AQR White Paper
Sharp losses associated with the rapidly rising value of the U.S. dollar — over $1 trillion for U.S. pension plans in unhedged portfolios between July 2014 and March 2015, according to Reuters — has sparked renewed interest in the question of optimal foreign currency hedging. While hedging would clearly have been beneficial for U.S. investors recently, what is the long term case for strategic currency hedging?
The analysis presented in this paper shows that:
- In the long term, foreign currencies have earned a very low level of return, consistent with economic intuition.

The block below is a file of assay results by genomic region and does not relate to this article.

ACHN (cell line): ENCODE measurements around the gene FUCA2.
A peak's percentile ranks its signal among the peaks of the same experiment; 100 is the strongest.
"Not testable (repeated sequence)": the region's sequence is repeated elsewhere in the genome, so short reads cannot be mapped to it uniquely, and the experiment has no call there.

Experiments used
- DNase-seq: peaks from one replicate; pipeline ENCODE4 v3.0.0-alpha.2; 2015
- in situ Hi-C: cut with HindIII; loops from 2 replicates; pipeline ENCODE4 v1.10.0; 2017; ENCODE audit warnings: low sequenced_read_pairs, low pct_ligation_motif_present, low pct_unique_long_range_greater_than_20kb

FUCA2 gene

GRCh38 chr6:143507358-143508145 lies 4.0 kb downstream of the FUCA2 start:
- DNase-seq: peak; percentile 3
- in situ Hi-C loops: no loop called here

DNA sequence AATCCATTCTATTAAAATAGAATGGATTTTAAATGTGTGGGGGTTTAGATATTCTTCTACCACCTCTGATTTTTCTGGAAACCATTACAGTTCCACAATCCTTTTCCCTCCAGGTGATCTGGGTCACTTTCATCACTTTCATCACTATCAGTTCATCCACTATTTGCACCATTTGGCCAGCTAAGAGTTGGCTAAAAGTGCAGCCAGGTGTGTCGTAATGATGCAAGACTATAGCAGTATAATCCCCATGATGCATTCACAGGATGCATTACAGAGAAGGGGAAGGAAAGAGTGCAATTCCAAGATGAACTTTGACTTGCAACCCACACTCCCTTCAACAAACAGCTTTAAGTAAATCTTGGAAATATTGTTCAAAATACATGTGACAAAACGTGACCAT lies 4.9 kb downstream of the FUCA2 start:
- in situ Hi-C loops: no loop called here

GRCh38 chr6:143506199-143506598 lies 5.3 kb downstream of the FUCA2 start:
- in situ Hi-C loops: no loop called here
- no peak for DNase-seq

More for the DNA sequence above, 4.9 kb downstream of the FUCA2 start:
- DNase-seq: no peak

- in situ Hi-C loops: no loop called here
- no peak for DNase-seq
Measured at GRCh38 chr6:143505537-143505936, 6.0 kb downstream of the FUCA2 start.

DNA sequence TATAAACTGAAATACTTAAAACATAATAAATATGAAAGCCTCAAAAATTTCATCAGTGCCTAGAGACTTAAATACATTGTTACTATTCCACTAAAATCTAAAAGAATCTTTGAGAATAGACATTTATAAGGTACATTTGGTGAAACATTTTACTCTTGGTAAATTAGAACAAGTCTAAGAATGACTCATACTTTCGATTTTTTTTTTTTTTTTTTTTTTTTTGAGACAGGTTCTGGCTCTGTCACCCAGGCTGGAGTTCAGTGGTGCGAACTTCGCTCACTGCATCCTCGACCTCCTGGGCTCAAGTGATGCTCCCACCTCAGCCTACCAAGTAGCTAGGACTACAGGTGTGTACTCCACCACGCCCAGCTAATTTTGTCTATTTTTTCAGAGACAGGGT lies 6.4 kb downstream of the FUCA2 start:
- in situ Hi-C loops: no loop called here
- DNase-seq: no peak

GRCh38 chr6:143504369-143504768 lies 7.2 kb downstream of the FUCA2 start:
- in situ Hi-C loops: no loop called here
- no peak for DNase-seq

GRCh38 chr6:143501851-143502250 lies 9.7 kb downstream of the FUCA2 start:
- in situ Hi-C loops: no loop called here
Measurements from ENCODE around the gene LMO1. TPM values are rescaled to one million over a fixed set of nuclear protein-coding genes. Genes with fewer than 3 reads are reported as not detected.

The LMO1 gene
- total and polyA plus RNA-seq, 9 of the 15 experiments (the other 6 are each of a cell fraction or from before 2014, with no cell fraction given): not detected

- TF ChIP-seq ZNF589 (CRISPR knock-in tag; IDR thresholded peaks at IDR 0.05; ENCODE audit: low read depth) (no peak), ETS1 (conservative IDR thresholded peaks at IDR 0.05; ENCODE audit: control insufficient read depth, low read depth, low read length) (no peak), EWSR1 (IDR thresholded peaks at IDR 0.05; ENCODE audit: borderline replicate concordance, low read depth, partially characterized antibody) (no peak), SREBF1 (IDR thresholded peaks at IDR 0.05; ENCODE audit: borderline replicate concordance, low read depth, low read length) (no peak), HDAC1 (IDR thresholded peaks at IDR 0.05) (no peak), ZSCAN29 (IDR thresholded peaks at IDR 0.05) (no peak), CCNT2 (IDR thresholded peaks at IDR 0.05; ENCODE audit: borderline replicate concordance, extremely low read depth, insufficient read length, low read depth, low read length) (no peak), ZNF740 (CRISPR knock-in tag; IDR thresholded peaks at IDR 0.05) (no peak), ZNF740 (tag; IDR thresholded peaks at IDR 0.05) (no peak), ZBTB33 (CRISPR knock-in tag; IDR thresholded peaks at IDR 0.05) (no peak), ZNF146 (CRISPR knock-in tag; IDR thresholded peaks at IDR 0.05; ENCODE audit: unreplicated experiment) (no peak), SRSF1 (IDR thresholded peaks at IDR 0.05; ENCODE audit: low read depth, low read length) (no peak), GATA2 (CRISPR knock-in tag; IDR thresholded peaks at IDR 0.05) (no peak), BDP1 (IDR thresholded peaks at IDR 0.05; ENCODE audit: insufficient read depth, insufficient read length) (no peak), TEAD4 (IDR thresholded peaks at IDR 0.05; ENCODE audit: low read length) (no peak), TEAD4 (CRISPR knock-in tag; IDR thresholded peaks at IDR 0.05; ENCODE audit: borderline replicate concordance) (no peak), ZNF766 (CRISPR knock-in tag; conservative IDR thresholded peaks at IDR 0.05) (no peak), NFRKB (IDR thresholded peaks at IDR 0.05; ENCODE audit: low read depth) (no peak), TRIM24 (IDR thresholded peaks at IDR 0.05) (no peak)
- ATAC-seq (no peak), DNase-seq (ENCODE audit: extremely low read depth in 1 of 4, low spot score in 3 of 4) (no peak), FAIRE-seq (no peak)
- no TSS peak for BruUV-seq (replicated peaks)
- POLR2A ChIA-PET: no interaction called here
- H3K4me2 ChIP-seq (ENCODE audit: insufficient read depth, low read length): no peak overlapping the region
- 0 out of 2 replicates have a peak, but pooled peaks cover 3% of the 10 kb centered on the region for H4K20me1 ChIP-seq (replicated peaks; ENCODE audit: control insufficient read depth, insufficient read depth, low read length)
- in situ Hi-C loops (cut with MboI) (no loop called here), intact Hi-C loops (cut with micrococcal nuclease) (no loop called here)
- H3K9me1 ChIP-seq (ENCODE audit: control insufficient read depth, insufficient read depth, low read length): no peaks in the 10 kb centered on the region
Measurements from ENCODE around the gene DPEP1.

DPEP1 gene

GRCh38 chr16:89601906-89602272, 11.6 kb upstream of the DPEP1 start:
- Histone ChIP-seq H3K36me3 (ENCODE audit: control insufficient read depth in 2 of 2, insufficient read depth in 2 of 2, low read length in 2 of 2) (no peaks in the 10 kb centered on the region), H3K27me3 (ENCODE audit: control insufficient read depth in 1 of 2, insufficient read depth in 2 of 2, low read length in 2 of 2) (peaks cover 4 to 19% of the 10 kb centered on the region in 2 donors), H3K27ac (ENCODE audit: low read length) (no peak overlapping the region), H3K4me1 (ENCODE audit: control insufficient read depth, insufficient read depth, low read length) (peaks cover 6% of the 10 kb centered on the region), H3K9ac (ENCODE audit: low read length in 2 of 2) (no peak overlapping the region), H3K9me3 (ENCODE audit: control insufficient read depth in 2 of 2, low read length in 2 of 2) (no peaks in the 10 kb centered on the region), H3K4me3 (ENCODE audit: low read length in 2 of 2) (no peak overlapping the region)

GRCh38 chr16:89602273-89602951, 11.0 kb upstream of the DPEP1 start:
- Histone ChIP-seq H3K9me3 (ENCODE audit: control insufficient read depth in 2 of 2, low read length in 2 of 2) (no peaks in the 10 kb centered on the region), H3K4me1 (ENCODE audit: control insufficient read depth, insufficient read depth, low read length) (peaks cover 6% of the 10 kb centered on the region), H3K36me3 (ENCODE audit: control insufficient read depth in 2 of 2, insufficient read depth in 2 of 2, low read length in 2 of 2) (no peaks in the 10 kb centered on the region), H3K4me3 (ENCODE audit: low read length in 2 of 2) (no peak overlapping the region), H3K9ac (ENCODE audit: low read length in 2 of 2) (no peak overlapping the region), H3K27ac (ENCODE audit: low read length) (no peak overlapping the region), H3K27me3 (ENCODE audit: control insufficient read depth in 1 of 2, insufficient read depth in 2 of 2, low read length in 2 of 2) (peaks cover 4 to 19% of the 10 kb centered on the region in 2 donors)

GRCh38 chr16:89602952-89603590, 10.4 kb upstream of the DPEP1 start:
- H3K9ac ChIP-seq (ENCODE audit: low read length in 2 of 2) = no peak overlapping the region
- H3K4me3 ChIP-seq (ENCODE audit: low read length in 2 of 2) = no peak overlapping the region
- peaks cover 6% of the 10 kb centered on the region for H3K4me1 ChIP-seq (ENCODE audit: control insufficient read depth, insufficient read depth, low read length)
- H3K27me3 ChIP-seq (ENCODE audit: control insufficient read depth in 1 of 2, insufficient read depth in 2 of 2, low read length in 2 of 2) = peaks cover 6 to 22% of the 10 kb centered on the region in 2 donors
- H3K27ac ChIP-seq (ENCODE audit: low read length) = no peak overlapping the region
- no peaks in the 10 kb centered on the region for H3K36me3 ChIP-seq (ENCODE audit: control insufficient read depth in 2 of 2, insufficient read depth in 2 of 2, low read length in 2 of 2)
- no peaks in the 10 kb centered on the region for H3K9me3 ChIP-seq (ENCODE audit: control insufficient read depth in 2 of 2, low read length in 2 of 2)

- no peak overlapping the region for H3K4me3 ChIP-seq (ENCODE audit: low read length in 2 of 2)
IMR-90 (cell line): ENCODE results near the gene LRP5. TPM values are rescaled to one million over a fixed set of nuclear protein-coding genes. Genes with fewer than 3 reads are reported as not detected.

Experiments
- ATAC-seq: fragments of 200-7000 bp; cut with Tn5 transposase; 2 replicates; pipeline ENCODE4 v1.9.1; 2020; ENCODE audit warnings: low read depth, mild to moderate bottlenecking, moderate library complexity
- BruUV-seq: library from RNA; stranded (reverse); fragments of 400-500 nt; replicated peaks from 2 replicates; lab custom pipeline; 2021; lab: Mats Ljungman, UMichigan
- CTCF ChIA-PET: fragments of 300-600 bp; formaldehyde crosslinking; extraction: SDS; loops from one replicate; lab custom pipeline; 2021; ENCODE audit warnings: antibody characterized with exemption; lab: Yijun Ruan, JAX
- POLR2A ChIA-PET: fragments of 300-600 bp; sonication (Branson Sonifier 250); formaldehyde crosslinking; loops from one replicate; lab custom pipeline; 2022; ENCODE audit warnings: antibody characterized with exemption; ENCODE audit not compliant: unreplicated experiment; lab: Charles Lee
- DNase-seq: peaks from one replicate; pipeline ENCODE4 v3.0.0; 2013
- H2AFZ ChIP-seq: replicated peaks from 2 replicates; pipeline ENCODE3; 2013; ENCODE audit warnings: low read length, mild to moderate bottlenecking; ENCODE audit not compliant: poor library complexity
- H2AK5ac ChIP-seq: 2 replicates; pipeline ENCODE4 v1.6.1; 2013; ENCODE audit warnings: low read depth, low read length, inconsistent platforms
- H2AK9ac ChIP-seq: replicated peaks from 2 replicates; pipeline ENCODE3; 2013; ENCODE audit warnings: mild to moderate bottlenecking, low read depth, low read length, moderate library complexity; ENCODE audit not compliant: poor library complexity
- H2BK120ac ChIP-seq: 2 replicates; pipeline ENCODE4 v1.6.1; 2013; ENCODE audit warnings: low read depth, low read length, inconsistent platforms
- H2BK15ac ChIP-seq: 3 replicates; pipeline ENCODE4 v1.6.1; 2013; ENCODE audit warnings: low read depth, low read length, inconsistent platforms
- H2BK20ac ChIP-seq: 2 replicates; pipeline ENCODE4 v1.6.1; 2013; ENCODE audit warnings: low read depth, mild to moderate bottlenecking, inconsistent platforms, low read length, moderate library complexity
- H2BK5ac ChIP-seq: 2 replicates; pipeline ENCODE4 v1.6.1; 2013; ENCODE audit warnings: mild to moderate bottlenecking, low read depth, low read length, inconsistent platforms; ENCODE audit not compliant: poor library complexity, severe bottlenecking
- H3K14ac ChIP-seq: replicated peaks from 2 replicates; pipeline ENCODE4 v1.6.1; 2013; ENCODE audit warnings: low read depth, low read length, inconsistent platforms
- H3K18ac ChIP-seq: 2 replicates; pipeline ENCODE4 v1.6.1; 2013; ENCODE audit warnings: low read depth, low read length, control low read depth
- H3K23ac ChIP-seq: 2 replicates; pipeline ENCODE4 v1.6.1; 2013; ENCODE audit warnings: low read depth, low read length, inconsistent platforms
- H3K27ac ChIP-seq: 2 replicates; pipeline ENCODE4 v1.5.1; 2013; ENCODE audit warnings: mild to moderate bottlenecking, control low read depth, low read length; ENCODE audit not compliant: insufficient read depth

- The standalone risk of foreign currencies is not trivial, and typically about half that of domestic equities.
- The correlation between foreign currencies and domestic equity returns varies over time, but is positive on average and rarely significantly negative.
Given this, a volatility minimizing, or mean-variance optimizing investor would not favor an unhedged portfolio. While some amounts of currency risk can provide diversification benefits during certain time periods, the amount found in an unhedged portfolio is too great.
A more optimal allocation, achieved via a currency hedging program, would allow them to achieve a more desirable risk profile without a meaningful sacrifice in terms of expected returns.